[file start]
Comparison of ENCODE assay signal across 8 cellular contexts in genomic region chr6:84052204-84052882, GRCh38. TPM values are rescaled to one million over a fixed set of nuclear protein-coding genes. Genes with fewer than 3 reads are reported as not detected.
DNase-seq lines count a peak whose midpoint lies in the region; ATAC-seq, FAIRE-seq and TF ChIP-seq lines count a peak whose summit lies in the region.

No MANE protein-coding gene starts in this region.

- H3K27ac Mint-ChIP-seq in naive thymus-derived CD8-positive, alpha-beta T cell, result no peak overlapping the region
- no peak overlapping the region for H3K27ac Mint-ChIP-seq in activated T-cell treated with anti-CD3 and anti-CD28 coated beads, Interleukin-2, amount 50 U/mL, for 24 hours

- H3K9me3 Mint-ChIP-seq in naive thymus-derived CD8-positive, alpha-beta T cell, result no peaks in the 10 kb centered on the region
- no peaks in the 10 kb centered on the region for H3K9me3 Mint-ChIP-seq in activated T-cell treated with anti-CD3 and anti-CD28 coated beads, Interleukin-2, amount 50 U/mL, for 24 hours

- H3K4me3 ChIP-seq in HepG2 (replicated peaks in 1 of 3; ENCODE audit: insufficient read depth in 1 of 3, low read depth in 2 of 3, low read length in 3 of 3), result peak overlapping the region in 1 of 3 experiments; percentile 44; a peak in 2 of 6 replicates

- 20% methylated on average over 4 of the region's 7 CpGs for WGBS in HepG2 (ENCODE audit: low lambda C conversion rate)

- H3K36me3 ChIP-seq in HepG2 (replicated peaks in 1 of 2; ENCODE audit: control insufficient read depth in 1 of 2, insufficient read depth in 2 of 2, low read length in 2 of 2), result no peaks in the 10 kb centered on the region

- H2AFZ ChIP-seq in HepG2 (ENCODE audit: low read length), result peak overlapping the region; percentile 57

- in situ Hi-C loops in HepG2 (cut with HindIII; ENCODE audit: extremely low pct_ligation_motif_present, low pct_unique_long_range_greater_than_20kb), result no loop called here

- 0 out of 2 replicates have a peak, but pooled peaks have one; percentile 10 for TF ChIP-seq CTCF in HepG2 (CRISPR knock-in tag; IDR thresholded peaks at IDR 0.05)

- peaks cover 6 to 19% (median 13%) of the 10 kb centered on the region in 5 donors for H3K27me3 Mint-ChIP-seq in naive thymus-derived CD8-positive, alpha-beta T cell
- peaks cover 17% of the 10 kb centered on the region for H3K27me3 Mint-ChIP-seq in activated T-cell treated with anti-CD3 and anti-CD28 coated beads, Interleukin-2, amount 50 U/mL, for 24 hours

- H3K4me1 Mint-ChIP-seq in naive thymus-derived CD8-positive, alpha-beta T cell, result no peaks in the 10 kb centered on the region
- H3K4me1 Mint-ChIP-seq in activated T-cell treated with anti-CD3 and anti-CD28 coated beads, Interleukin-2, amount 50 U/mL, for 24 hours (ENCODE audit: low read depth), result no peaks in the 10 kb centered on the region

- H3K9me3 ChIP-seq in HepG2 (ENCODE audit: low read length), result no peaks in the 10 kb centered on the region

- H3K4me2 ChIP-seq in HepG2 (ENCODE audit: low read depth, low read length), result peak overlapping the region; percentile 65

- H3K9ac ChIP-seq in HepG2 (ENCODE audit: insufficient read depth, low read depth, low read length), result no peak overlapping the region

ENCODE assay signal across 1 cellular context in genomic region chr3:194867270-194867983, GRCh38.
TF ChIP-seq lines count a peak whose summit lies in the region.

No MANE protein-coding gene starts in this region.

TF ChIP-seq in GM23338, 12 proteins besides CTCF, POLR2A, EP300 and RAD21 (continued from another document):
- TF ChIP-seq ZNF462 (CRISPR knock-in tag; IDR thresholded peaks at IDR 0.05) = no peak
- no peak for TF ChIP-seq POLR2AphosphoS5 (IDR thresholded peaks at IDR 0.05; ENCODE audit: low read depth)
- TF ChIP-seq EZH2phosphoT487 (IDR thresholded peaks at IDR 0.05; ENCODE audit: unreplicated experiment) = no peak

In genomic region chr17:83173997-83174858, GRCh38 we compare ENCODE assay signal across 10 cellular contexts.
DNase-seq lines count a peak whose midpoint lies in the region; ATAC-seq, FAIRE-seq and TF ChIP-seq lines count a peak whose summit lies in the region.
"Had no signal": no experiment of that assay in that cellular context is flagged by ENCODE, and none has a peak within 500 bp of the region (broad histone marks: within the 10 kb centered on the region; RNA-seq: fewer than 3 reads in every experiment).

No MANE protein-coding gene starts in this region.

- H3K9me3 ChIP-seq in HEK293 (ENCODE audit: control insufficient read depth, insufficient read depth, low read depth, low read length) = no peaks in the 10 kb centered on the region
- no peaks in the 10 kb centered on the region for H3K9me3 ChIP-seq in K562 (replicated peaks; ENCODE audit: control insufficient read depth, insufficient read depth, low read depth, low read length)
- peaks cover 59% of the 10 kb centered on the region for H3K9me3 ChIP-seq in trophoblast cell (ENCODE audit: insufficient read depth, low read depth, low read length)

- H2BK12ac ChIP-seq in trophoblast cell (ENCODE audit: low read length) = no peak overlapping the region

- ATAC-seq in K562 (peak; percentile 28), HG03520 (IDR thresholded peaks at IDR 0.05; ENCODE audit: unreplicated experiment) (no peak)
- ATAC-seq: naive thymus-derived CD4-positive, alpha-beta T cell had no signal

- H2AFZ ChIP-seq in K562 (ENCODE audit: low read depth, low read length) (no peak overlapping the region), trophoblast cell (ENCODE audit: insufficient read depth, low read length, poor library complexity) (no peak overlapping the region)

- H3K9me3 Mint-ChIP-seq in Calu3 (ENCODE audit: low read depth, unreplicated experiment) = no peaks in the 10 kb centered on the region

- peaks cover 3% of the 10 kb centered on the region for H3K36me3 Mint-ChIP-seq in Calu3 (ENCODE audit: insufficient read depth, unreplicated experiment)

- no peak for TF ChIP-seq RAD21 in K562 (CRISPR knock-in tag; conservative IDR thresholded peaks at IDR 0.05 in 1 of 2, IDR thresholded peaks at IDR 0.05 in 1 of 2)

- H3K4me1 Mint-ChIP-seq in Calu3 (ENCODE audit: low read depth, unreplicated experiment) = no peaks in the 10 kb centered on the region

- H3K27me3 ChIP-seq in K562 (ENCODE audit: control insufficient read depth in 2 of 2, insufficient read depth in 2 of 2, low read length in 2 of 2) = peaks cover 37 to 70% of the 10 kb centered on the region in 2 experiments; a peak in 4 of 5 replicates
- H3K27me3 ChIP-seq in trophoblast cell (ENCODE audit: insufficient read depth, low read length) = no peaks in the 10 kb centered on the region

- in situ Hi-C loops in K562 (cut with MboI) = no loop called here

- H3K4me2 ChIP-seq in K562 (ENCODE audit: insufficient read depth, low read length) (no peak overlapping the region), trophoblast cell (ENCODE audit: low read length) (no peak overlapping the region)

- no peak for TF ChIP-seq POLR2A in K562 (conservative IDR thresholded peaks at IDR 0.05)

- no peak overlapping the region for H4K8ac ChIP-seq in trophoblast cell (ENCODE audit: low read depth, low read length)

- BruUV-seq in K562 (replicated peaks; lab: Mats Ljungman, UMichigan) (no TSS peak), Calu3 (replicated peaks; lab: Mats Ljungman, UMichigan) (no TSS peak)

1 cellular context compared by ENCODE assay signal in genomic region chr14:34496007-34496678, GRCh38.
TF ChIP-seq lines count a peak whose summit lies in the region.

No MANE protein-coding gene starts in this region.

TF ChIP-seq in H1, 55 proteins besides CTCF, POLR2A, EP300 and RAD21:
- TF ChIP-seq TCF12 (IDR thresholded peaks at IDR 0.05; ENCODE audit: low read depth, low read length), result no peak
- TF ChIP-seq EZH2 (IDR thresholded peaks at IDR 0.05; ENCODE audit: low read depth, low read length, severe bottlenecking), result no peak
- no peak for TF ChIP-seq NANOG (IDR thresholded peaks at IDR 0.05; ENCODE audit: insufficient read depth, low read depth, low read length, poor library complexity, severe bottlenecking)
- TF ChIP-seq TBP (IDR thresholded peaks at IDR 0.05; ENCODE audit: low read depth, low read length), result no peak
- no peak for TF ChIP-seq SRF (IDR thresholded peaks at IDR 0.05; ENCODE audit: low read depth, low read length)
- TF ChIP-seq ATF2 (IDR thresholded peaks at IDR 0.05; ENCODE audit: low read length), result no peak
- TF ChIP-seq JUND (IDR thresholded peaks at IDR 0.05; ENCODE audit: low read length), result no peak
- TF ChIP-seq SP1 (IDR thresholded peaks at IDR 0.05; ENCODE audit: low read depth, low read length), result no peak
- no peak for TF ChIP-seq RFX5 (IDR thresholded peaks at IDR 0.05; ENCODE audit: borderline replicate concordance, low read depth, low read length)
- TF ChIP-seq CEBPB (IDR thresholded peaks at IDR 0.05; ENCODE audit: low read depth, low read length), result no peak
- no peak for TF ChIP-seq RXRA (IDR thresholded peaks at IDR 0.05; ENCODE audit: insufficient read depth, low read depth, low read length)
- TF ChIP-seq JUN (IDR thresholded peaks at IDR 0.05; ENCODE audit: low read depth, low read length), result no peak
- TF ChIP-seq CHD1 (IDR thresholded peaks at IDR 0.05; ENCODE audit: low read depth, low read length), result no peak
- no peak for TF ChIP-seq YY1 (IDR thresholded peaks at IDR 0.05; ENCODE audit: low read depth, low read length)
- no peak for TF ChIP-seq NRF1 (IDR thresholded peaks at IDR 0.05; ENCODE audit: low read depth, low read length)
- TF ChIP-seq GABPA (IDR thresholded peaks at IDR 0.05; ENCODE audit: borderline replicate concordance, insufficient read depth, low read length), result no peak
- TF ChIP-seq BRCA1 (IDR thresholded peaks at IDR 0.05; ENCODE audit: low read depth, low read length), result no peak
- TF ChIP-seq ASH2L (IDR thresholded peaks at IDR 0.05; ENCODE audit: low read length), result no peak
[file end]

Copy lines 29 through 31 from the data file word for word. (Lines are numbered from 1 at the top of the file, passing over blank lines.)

DNase-seq lines count a peak whose midpoint lies in the region; ATAC-seq, FAIRE-seq and TF ChIP-seq lines count a peak whose summit lies in the region.
"Had no signal": no experiment of that assay in that cellular context is flagged by ENCODE, and none has a peak within 500 bp of the region (broad histone marks: within the 10 kb centered on the region; RNA-seq: fewer than 3 reads in every experiment).

No MANE protein-coding gene starts in this region.